CPW covered in September how the Ninth Circuit Court of Appeals reversed a district court order denying Comcast Cable Communications, LLC’s (“Comcast”) motion to compel arbitration under the Federal Arbitration Act (“FAA”) claims brought against it by a former cable subscriber.  The Plaintiff had brought a putative class action challenging Comcast’s privacy and data-collection practices for subscribers and demanded monetary and equitable remedies.  Hodges v. Comcast Cable Communs., LLC, 2021 U.S. App. LEXIS 27268 (9th Cir. Sep. 10, 2021).

The case followed off of the California Supreme Court ruling in the McGill case that insofar as a contractual provision “purports to waive [a party’s] right to request in any forum . . . public injunctive relief, it is invalid and unenforceable under California law” (the “McGill Rule”).  2 Cal. 5th 945 (Cal. 2017).  [Note: Subsequently, in 2019 the Ninth Circuit had previously ruled that “the FAA does not preempt” the McGill Rule.  Blair, 928 F.3d 819, 822 (9th Cir. 2019).]

Flash forward to the Ninth Circuit’s Comcast ruling in September.  The decision was notable in that the Ninth Circuit adopted a narrow reading of the “public injunctive relief” exception to arbitration provisions under California law, with the anticipated result that more privacy class actions would be forced into binding arbitration going forward.

  • Specifically, the Ninth Circuit held that public injunctive relief as used in the California Supreme Court’s ruling in McGill “is limited to forward-looking injunctions that seek to prevent future violations of law for the benefit of the general public as a whole, as opposed to a particular class of persons, and that do so without the need to consider the individual claims of any non-party.”  (emphasis supplied).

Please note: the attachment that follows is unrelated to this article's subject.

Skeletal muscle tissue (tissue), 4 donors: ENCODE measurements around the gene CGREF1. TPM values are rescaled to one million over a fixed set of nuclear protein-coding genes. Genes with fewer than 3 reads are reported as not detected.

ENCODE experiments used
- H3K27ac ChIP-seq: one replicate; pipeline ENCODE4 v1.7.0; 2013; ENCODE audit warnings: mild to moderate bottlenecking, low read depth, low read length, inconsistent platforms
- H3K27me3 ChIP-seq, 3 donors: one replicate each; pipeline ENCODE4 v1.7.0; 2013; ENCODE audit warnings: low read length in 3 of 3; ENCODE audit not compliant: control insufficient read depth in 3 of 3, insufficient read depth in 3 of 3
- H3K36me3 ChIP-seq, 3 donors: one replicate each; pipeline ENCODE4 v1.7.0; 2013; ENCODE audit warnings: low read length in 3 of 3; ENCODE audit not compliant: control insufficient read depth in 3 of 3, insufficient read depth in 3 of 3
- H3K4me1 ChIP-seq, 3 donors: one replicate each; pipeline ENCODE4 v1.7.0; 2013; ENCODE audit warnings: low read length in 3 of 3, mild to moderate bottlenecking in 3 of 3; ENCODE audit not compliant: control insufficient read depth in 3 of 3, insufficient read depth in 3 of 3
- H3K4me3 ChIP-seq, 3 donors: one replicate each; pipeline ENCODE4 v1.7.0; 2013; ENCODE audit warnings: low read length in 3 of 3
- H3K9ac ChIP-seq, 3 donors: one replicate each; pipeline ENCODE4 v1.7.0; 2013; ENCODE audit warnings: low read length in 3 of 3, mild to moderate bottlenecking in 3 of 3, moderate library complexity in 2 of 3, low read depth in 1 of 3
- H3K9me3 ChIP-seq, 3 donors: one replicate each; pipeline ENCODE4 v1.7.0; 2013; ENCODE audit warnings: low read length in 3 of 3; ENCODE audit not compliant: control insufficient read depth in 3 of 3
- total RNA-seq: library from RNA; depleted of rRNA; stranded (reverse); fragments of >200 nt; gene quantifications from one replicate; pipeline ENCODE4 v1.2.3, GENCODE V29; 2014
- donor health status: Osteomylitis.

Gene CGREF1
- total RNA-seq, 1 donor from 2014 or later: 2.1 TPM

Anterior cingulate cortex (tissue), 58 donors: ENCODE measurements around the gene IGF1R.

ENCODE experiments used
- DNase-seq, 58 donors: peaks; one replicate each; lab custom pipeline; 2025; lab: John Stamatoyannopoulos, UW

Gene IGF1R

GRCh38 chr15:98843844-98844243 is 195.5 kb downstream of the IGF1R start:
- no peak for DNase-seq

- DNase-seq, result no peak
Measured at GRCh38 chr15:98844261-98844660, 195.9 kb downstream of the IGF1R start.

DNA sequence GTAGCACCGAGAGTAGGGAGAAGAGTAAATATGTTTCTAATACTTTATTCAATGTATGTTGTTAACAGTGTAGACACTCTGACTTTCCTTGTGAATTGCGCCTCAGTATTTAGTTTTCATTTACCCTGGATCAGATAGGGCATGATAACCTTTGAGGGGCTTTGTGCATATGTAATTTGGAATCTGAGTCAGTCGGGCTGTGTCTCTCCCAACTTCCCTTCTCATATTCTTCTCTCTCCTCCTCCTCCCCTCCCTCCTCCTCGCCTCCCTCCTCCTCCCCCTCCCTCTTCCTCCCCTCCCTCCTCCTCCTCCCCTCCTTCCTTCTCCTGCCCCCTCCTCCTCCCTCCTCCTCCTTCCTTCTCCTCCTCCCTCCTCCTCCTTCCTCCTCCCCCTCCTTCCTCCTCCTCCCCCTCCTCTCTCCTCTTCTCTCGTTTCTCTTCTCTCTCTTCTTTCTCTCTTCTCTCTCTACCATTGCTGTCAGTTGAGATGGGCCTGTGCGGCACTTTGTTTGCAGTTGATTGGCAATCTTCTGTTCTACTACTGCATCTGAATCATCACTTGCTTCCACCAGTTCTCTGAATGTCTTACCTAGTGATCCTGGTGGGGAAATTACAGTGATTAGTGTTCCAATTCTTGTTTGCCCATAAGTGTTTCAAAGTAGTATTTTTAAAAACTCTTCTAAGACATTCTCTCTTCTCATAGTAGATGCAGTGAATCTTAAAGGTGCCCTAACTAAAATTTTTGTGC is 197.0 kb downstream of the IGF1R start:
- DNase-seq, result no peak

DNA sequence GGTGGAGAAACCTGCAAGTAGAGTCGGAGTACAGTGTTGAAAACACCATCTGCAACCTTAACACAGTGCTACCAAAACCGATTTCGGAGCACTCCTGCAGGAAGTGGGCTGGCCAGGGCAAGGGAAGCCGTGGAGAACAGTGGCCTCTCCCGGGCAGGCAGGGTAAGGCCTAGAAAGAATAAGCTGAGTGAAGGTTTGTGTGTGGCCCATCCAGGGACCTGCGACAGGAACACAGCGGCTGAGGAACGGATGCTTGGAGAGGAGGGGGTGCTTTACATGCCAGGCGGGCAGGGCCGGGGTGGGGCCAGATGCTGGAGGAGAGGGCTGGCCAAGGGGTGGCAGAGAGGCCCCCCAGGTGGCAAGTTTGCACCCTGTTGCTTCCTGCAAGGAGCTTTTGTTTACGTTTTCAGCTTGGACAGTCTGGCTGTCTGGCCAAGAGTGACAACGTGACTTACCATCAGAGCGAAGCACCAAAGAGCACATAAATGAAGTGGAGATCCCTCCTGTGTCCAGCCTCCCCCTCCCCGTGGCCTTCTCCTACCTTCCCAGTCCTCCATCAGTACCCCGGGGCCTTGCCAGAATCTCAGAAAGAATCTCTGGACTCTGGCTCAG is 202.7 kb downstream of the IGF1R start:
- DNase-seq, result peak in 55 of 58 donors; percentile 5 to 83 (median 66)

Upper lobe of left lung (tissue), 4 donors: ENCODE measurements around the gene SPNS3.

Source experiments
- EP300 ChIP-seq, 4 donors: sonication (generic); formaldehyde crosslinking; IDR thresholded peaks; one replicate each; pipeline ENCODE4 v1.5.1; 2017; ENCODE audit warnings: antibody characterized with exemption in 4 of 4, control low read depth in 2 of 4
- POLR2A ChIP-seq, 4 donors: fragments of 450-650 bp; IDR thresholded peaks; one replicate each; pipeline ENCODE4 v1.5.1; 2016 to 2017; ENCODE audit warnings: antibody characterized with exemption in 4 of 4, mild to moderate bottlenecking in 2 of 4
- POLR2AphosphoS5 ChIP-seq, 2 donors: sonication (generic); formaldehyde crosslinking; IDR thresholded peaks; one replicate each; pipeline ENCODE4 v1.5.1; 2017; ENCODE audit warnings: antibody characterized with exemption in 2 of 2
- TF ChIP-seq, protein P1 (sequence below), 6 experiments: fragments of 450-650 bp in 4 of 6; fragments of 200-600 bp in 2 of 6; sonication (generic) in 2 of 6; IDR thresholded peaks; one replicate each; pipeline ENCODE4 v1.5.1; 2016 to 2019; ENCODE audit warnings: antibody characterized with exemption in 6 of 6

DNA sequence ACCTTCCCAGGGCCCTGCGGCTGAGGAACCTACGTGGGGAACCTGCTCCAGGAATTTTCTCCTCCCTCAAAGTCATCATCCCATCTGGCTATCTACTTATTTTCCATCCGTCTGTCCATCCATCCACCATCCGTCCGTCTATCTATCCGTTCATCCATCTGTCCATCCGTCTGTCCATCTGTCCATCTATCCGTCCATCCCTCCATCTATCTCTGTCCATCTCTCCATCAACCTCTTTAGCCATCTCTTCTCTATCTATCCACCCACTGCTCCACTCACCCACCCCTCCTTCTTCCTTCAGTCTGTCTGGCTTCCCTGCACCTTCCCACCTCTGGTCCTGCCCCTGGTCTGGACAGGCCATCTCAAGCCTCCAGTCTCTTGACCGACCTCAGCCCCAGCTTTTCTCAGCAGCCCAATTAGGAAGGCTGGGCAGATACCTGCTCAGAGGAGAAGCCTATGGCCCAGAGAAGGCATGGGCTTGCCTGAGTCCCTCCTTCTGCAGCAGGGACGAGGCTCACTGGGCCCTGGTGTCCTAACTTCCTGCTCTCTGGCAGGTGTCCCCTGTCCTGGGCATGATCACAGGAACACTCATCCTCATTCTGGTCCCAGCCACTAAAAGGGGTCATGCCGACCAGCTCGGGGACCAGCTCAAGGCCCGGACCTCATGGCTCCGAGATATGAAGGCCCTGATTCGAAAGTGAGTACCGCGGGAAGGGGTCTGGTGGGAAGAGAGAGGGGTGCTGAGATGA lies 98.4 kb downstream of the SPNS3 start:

• By contrast, the Court ruled, “when the injunctive relief being sought is for the benefit of a discrete class of persons, or would require consideration of the private rights and obligations of individual non-parties,” it is private injunctive relief outside the narrow scope of McGill.

Well, last week the Plaintiff who had filed suit in Comcast filed a petition for the Ninth Circuit to rehear the case (either en banc or with the same panel previously) and revisit its decision to send the litigation to arbitration (the “Petition”).  Among other things, the Petition argued that the Ninth Circuit’s opinion in Comcast conflicts with Court precedent by “adding new conditions to the definition of “public injunctive relief”: that the proposed injunction 1) must seek “to stop future violations of law that are aimed at the general public”; 2) must benefit the general public as a whole; and 3) must not “requir[e] consideration of the individual claims of non-parties.”  Pet. at 6 (emphasis in original).

For the Comcast ruling issued in September, Ninth Circuit Judge Berzon had dissented.  She sided with Plaintiff finding that “[t]he majority concludes, contrary to our precedent and to recent decisions of the California Court of Appeal, that a forward-looking injunction protecting the privacy rights of millions of cable consumers is not ‘public injunctive relief’ under California state law.  I disagree.”

Notwithstanding this prior dissent, whether the Petition is successful remains to be seen.  Plaintiff likely will have an uphill battle convincing the Ninth Circuit to reverse the panel’s earlier decision.  Not to worry, CPW will be there to keep you in the loop for how this all plays out.  Stay tuned.